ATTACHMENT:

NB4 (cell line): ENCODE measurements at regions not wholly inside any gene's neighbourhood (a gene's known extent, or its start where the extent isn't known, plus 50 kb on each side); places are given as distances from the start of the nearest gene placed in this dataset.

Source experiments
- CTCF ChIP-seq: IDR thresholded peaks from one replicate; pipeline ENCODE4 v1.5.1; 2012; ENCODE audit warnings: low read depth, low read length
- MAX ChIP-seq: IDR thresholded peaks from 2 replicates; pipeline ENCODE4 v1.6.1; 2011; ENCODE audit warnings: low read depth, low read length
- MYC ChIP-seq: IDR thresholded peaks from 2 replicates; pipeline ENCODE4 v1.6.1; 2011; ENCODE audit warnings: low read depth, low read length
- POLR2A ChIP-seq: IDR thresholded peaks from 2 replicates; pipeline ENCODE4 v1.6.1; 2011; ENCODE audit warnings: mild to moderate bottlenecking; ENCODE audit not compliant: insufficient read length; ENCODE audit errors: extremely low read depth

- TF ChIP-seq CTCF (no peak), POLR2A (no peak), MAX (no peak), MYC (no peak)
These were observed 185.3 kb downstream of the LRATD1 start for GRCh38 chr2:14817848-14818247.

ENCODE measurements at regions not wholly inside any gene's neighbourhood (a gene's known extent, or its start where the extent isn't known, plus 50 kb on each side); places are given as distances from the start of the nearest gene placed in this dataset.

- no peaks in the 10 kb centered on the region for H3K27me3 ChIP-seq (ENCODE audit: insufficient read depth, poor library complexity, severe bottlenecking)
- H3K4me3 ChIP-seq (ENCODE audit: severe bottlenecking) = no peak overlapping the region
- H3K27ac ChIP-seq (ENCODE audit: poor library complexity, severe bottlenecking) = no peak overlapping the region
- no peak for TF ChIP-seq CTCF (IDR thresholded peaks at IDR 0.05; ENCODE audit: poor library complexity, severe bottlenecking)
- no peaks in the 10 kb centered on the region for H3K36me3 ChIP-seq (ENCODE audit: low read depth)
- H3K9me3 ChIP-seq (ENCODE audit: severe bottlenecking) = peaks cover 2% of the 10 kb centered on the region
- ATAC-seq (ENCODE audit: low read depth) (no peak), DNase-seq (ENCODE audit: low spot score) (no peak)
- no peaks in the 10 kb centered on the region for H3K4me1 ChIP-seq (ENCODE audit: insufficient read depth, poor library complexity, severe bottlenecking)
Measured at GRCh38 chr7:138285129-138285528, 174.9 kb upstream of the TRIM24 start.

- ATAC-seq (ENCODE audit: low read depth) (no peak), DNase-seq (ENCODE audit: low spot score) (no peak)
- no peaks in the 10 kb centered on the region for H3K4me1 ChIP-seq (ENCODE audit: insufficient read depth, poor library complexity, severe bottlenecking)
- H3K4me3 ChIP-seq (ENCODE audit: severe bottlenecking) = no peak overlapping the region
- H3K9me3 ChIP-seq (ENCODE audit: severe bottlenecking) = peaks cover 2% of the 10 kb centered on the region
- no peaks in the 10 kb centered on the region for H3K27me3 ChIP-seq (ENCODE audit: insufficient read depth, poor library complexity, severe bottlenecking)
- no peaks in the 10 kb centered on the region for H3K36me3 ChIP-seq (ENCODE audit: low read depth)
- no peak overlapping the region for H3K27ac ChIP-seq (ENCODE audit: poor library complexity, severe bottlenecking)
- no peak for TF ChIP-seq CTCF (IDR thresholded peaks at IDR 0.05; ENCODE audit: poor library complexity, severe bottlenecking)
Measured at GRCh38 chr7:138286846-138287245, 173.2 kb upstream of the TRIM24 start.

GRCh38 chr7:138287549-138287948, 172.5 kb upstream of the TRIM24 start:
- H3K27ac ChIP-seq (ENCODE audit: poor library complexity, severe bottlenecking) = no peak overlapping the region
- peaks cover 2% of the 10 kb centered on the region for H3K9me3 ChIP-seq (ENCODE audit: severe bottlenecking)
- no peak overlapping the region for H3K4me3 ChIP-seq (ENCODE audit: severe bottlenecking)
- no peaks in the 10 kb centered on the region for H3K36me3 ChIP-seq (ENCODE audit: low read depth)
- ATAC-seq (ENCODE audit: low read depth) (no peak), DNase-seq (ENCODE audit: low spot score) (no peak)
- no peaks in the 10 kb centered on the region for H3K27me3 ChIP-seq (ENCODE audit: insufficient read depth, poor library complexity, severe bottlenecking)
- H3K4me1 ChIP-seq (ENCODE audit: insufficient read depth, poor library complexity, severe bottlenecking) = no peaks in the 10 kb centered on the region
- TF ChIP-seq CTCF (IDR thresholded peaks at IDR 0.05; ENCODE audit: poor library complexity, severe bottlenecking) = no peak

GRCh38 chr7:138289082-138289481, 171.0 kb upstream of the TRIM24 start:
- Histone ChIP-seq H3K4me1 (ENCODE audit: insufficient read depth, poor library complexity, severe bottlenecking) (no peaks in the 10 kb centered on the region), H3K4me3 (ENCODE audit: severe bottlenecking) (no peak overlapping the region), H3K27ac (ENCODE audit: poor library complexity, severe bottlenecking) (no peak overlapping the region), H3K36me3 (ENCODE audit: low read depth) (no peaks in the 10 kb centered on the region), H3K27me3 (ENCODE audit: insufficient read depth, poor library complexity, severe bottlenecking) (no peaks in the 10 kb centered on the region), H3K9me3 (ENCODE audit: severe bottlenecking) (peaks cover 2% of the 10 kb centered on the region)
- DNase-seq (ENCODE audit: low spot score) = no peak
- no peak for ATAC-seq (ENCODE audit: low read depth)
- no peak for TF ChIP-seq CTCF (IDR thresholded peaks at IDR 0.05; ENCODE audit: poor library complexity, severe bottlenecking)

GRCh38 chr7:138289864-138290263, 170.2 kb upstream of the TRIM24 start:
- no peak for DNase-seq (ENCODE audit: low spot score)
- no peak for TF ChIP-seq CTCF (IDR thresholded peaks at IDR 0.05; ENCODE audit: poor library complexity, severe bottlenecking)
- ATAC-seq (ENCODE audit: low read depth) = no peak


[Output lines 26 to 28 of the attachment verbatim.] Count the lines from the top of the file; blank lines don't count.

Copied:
- no peak for TF ChIP-seq CTCF (IDR thresholded peaks at IDR 0.05; ENCODE audit: poor library complexity, severe bottlenecking)
Measured at GRCh38 chr7:138286846-138287245, 173.2 kb upstream of the TRIM24 start.

GRCh38 chr7:138287549-138287948, 172.5 kb upstream of the TRIM24 start: